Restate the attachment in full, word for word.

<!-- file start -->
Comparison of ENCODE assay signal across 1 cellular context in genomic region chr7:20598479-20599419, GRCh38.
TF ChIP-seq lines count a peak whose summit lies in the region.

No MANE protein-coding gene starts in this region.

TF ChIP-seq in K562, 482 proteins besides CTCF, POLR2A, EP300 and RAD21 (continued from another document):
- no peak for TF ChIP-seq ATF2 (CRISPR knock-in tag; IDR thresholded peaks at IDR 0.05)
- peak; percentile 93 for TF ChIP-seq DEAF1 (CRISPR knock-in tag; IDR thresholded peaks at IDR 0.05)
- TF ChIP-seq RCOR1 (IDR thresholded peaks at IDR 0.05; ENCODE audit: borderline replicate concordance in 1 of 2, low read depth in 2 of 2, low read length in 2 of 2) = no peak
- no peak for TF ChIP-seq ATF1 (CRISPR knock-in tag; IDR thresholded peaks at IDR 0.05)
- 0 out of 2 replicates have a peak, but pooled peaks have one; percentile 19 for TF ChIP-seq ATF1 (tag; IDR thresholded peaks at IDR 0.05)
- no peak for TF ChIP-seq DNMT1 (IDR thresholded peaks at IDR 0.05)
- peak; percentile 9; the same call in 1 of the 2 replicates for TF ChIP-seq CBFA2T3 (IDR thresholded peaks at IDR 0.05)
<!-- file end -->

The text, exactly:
Comparison of ENCODE assay signal across 1 cellular context in genomic region chr7:20598479-20599419, GRCh38.
TF ChIP-seq lines count a peak whose summit lies in the region.

No MANE protein-coding gene starts in this region.

TF ChIP-seq in K562, 482 proteins besides CTCF, POLR2A, EP300 and RAD21 (continued from another document):
- no peak for TF ChIP-seq ATF2 (CRISPR knock-in tag; IDR thresholded peaks at IDR 0.05)
- peak; percentile 93 for TF ChIP-seq DEAF1 (CRISPR knock-in tag; IDR thresholded peaks at IDR 0.05)
- TF ChIP-seq RCOR1 (IDR thresholded peaks at IDR 0.05; ENCODE audit: borderline replicate concordance in 1 of 2, low read depth in 2 of 2, low read length in 2 of 2) = no peak
- no peak for TF ChIP-seq ATF1 (CRISPR knock-in tag; IDR thresholded peaks at IDR 0.05)
- 0 out of 2 replicates have a peak, but pooled peaks have one; percentile 19 for TF ChIP-seq ATF1 (tag; IDR thresholded peaks at IDR 0.05)
- no peak for TF ChIP-seq DNMT1 (IDR thresholded peaks at IDR 0.05)
- peak; percentile 9; the same call in 1 of the 2 replicates for TF ChIP-seq CBFA2T3 (IDR thresholded peaks at IDR 0.05)